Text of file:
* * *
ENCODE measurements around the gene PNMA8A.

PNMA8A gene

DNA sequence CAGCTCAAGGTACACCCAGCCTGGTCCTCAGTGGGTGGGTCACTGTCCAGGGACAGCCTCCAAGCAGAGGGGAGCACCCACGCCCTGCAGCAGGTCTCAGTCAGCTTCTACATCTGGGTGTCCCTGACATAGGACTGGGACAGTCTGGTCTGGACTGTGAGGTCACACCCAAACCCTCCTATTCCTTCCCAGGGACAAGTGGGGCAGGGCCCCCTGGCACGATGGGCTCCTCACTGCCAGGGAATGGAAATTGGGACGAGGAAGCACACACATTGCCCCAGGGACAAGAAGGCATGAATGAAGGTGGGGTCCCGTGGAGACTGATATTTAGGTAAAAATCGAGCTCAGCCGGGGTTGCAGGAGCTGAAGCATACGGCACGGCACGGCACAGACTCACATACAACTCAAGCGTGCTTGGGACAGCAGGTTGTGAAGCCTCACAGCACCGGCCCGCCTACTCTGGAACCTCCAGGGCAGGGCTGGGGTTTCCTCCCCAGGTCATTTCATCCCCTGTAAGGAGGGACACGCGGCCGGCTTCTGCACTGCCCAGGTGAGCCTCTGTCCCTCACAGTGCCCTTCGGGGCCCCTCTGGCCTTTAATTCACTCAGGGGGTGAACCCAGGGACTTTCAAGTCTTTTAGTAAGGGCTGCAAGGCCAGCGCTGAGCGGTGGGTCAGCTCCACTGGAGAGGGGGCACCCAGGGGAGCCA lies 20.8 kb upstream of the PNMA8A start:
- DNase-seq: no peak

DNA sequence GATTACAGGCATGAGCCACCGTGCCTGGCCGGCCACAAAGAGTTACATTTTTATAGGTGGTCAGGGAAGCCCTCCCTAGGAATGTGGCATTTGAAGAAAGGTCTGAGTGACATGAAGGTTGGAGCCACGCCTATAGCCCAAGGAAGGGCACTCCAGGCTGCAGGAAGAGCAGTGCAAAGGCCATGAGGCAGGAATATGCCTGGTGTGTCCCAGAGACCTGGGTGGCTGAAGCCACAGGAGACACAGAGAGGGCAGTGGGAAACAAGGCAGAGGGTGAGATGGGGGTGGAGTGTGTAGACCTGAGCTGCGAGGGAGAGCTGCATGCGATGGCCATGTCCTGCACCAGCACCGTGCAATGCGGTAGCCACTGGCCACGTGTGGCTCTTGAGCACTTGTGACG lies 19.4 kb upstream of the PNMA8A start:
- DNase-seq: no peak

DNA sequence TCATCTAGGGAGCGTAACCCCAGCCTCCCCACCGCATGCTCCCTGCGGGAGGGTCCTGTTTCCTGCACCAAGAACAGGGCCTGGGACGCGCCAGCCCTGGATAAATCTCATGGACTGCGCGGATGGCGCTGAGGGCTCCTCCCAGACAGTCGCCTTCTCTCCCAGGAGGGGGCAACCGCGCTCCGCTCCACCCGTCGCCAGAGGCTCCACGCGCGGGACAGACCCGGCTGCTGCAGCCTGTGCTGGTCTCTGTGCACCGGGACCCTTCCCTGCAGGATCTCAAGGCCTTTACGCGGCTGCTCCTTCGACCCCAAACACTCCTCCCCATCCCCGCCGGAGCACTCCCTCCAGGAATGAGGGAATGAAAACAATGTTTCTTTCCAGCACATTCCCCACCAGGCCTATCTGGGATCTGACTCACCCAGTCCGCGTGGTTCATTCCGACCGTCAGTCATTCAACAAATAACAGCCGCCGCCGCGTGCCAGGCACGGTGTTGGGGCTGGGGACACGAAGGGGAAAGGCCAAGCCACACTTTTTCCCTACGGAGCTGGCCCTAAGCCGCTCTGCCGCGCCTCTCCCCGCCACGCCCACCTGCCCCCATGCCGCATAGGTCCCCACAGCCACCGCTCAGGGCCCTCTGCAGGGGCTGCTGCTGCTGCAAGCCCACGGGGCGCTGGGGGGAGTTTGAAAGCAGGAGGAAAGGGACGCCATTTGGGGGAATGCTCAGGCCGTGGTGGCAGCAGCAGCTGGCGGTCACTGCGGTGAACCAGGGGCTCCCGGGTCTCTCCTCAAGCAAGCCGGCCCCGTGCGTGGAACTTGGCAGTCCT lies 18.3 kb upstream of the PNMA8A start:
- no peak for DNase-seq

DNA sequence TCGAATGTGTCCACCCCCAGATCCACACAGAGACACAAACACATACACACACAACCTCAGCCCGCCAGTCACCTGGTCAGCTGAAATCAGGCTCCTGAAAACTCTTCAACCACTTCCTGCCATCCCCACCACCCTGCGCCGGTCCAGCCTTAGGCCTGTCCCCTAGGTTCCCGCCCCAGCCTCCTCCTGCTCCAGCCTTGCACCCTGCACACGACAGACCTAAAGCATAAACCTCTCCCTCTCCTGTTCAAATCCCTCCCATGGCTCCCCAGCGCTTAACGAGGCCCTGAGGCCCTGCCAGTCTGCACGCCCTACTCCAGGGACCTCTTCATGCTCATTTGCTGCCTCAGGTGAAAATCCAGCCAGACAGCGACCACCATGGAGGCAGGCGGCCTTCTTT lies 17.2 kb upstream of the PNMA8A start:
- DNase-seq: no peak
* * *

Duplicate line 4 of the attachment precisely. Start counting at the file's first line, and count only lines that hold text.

- DNase-seq: no peak